Less than four hours before departure, Ryan Farrell was surprised to learn his flight from Yellowknife to Calgary had been cancelled.
Air Canada AC-T cited “crew constraints” and rebooked him on a plane leaving 48 hours after the June 17 flight’s original takeoff time.
Farrell was even more surprised six weeks later, when he learned his request for compensation had been denied on the basis of the staff shortage.
“Since your Air Canada flight was delayed/cancelled due to crew constraints resulting from the impact of the COVID-19 pandemic on our operations, the compensation you are requesting does not apply because the delay/cancellation was caused by a safety-related issue,” reads the email from customer relations dated July 29.
The rejection “feels like a slap in the face,” Mr. Farrell said.
“If they don’t have replacement crew to substitute in, then the flight (was) cancelled because they failed to assemble a crew, not because any other factor would have made it inherently unsafe to run the flight,” he said in an email.
“I think the airlines are trying to exploit a general emotional connection that people make between `COVID-19′ and `safety,’ when in reality if you put their logic to the test it doesn’t stand up.”
Air Canada’s response to Mr. Farrell’s complaint was no outlier. In a Dec. 29 memo, the company instructed employees to classify flight cancellations caused by staff shortages as a “safety” problem, which would exclude travellers from compensation under federal regulations. That policy remains in place.
Canada’s passenger rights charter, the Air Passenger Protection Regulations (APPR), mandates airlines to pay up to $1,000 in compensation for cancellations or significant delays that stem from reasons within the carrier’s control when the notification comes 14 days or less before departure. However, airlines do not have to pay if the change was required for safety purposes.
The Canadian Transportation Agency (CTA), a quasi-judicial federal body, says treating staff shortages as a safety matter violates federal rules.
“If a crew shortage is due to the actions or inactions of the carrier, the disruption will be considered within the carrier’s control for the purposes of the APPR. Therefore, a disruption caused by a crew shortage should not be considered ‘required for safety purposes’ when it is the carrier who caused the safety issue as a result of its own actions,” the agency said in an email.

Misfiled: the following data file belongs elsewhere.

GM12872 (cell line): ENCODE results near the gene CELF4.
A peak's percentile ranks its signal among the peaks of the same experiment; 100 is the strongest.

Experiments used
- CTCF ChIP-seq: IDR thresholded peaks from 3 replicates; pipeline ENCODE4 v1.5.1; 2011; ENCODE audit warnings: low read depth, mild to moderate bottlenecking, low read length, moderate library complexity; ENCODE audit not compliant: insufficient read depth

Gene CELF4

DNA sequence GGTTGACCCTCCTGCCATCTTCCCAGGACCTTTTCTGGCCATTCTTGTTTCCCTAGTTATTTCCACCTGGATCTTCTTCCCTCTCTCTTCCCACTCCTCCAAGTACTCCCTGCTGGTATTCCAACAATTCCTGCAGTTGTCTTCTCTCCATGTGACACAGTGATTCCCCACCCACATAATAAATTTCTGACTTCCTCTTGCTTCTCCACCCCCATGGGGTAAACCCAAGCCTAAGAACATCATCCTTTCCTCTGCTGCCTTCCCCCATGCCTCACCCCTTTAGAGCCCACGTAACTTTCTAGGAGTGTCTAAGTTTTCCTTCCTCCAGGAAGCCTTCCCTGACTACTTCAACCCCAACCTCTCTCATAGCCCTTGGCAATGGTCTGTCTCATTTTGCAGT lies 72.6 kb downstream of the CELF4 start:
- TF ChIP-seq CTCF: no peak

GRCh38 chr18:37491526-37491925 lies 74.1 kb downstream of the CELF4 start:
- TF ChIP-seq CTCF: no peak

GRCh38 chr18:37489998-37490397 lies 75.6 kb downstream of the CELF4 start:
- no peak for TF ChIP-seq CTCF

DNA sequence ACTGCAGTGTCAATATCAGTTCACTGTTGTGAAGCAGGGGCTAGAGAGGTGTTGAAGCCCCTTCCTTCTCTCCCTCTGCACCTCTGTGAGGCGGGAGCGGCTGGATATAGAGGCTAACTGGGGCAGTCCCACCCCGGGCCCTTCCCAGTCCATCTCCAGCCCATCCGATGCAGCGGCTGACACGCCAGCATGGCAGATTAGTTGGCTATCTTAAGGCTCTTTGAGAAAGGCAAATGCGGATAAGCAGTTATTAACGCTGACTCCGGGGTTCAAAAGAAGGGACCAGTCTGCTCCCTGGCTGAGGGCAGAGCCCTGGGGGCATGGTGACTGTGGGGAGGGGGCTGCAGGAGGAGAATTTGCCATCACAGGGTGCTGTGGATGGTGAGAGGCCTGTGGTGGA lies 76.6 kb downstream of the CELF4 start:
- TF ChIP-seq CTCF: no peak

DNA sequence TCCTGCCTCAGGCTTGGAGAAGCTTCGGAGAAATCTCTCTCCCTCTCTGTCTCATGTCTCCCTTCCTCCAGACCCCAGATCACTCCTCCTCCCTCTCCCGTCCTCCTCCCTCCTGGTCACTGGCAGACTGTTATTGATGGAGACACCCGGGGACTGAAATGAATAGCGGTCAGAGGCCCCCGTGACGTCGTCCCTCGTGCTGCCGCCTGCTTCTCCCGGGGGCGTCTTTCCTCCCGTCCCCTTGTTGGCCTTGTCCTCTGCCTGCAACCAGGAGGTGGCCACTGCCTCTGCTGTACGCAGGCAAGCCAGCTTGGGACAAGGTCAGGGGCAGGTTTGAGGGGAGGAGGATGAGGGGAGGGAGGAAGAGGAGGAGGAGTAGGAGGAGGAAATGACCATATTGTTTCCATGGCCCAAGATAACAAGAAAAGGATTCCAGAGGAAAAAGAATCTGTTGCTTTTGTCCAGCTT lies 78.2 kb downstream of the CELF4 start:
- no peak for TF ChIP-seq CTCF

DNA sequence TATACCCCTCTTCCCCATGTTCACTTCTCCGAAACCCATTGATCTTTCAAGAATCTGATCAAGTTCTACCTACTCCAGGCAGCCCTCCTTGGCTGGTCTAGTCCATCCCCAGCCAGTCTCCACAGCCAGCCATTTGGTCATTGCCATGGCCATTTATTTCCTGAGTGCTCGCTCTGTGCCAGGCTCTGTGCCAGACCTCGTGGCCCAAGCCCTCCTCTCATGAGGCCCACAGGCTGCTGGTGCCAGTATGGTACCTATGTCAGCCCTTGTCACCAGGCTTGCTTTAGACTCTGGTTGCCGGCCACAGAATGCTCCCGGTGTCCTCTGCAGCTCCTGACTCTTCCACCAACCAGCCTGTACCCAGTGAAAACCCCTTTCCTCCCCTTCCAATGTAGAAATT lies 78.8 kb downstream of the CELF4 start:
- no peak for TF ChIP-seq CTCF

That stance reinforces a decision made July 8 – three weeks before Mr. Farrell learned he’d been denied compensation – when the CTA used nearly identical language in a dispute over a flight at a different air carrier. The regulatory panel’s ruling in that case emphasized airlines’ obligations around advance planning “to ensure that the carrier has enough staff available to operate the services it offers for sale.”
In the December memo, which was issued at the height of the Omicron wave of COVID-19, Air Canada said: “Effective immediately, flight cancellations due to crew are considered as Within Carrier Control – For Safety.”
“Customers impacted by these flight cancellations will still be eligible for the standard of treatments such as hotel accommodations, meals etc. but will no longer be eligible for APPR claims/monetary compensation.”
The staff directive said the stance would be “temporary.” But Air Canada acknowledged in an email on July 25 that the policy “remains in place given the continued exceptional circumstances brought on by COVID variants.”
Gabor Lukacs, president of the Air Passenger Rights advocacy group, said Air Canada is exploiting a loophole in the passenger rights charter to avoid paying compensation, and called on the transport regulator for stronger enforcement.
“They are misclassifying things that are clearly not a safety issue,” he said of Canada’s largest airline, calling the policy “egregious.”
Consumers can dispute an airline’s denial of a claim via a compliant to the CTA. However, the agency’s backlog topped 15,300 air travel complaints as of May.
Mr. Lukacs also noted that European Union regulations do not exclude safety reasons from situations requiring compensation in the event of cancellations or delays. Payouts are precluded only as a result of “extraordinary circumstances,” such as weather or political instability.
“This document, along with the previous declarations and behaviour since the beginning of the pandemic, shows that Air Canada’s priority is clearly to try to limit the costs of the flight cancellations instead of providing good service to its clients,” Sylvie De Bellefeuille, a lawyer with Quebec-based advocacy group Option consommateurs, said after reviewing a copy of the directive.
She said Air Canada aims to deter passengers from requesting compensation in the first place. “This tactic does not, in our opinion, demonstrate that the company cares about its customers.”
Air Canada disagrees with that characterization.
“Air Canada had and continues to have more employees proportionate to its flying schedule when compared prior to the pandemic,” the company said in an emailed statement, indicating it had done everything it could to prepare for operational hiccups.
“Air Canada follows all public health directives as part of its safety culture, and during the Omicron wave last winter that affected some crew availability, we revised our policy to better assist customers in their travels with enhanced levels of customer care for flight cancellations related to crew contending with COVID.”
John Gradek, head of McGill University’s aviation management program, said the transportation agency is partly responsible for the “debacle” because it established looser rules than those in Europe and the United States.
“Carriers have been making strong efforts to point fingers and claim delays are outside of their control to reduce liability,” he said in an email.
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